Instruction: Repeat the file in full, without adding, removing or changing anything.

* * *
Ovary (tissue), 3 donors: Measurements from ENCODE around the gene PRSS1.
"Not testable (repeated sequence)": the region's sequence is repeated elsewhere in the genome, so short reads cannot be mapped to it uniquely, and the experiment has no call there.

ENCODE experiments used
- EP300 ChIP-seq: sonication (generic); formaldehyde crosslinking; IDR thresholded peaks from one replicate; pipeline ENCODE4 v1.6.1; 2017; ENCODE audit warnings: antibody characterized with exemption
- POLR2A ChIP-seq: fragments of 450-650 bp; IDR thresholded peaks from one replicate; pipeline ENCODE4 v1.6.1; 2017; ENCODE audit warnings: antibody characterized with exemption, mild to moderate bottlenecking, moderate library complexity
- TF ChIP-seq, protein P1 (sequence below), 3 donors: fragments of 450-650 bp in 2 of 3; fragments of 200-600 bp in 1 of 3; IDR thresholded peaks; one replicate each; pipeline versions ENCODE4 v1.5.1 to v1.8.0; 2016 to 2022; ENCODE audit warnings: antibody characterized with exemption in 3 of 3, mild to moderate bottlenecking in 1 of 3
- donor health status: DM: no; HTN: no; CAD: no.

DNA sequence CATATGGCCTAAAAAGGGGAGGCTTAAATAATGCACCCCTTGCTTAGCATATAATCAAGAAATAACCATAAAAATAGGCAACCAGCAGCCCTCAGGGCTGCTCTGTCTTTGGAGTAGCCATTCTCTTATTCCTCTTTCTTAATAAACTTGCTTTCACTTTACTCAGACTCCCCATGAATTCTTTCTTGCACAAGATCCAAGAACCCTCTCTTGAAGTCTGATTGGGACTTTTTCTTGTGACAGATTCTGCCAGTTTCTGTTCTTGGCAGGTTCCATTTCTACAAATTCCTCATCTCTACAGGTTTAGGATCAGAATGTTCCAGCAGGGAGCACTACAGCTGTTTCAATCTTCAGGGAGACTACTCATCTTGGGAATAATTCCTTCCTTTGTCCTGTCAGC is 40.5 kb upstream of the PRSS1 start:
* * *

Ovary (tissue), 3 donors: Measurements from ENCODE around the gene PRSS1.
"Not testable (repeated sequence)": the region's sequence is repeated elsewhere in the genome, so short reads cannot be mapped to it uniquely, and the experiment has no call there.

ENCODE experiments used
- EP300 ChIP-seq: sonication (generic); formaldehyde crosslinking; IDR thresholded peaks from one replicate; pipeline ENCODE4 v1.6.1; 2017; ENCODE audit warnings: antibody characterized with exemption
- POLR2A ChIP-seq: fragments of 450-650 bp; IDR thresholded peaks from one replicate; pipeline ENCODE4 v1.6.1; 2017; ENCODE audit warnings: antibody characterized with exemption, mild to moderate bottlenecking, moderate library complexity
- TF ChIP-seq, protein P1 (sequence below), 3 donors: fragments of 450-650 bp in 2 of 3; fragments of 200-600 bp in 1 of 3; IDR thresholded peaks; one replicate each; pipeline versions ENCODE4 v1.5.1 to v1.8.0; 2016 to 2022; ENCODE audit warnings: antibody characterized with exemption in 3 of 3, mild to moderate bottlenecking in 1 of 3
- donor health status: DM: no; HTN: no; CAD: no.

DNA sequence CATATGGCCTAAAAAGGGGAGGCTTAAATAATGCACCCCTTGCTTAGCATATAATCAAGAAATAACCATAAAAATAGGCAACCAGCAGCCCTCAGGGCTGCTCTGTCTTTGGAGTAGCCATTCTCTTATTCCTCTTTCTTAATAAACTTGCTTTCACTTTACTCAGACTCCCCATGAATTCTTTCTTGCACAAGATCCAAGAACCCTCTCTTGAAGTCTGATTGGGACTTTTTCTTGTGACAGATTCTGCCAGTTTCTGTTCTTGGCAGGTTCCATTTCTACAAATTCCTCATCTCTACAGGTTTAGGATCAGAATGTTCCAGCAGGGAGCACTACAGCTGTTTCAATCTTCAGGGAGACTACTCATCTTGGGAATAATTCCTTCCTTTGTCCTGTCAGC is 40.5 kb upstream of the PRSS1 start: